Warning: A non-numeric value encountered in /home/customer/www/youthengagement.com.au/public_html/wp-content/themes/angle/inc/options/shortcodes/shortcodes.php on line 202
According to the Oxford Internet Survey (Dutton et al., cited in Panagiotopoulos et al., 2011), petitions are the most frequent form of online civic participation by Internet users.Online petitioning platforms include official government platforms like the UK’s ePetitioning, or independent platforms such as Change.org.
Change.org “is the world’s largest petition platform, empowering people everywhere to create the change they want to see” (“About Change.org”, n.d., para 1). It has become a go-to for activists around the world to create petitions with global reach and have people sign them online. Their website states, “…technology has made us more connected than ever. It’s now possible for anyone to start a campaign and immediately mobilise hundreds of others locally or hundreds of thousands around the world, making governments and companies more responsive and accountable” (“About Change.org”, n.d., para 4). What once was a long and arduous task – determined by the need to actually find people who might sign your petition – has now transformed into a task easily facilitated by social media and the online press. The effectiveness of online petitioning demonstrates how civic engagement has been affected by changes in technology. Online petitioning has taken a traditional social movement tactic online, allowing for easier spreadability and an “increased likelihood to participate in protest, or politics more generally, when [youth] think that their efforts may matter” (Earl & Schussman, 2008, p.89).
In their study on youth culture and online petitioning, Earl and Schussman (2008) recognise only a thin distinction between political engagement and civic engagement, but focus on cultural orientated youth petitioning. They state that the informality and relatively unmanaged style of online petitioning may even be one reason this kind of engagement is appealing to youth, as opposed to the unappealing nature of highly managed media experiences to youth (Earl & Schussman, 2008).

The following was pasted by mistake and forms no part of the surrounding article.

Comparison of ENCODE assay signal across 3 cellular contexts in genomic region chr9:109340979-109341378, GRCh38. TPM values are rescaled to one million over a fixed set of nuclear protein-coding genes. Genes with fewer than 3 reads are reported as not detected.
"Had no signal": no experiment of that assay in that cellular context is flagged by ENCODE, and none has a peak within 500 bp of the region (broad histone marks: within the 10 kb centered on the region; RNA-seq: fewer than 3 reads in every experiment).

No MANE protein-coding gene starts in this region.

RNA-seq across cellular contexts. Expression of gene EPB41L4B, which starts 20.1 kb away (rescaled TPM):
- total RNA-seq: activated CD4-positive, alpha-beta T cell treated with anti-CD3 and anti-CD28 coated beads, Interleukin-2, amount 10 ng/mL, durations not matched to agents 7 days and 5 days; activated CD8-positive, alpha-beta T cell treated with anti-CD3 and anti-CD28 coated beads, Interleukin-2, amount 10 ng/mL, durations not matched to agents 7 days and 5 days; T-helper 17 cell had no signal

Furthermore, signing a petition online does not require a great deal of time and effort as other forms of civic engagement, such as participating in political discussion online. This allows for quick and easy engagement, whilst petition writing and signing can be a forum for learning how to express oneself in a collective context. Petitioning can also foster a sense of youth empowerment as young people “work on issues they care about – as opposed to issues that adults believe they should care about – and using tools that they appropriated – as opposed to tools that were assigned to them” (Earl & Schussman, 2008).
The online transfer of the traditional petitioning process raises the issue of how online petitions can be disseminated and campaigned. This key process allows online petitioners to ‘explore their own online promotion channels… one of the most important and widely used being social networking’ (Panagiotopoulos et al, 2011). It is on platforms like Facebook where this dissemination takes place. Change.org promotes sharing petitions directly to Facebook and Twitter, where you can receive a request to sign a petition, as well as on a websites or blogs. Facebook acts as not only as a main sharing platform, but a platform for forming groups and discussion around a petition and the civic issue it pertains to. As youth connect with their friends and see their friends sign or promote a petition of a cause they care about, it is more likely to gain attention and potentially signatures from entire social circles.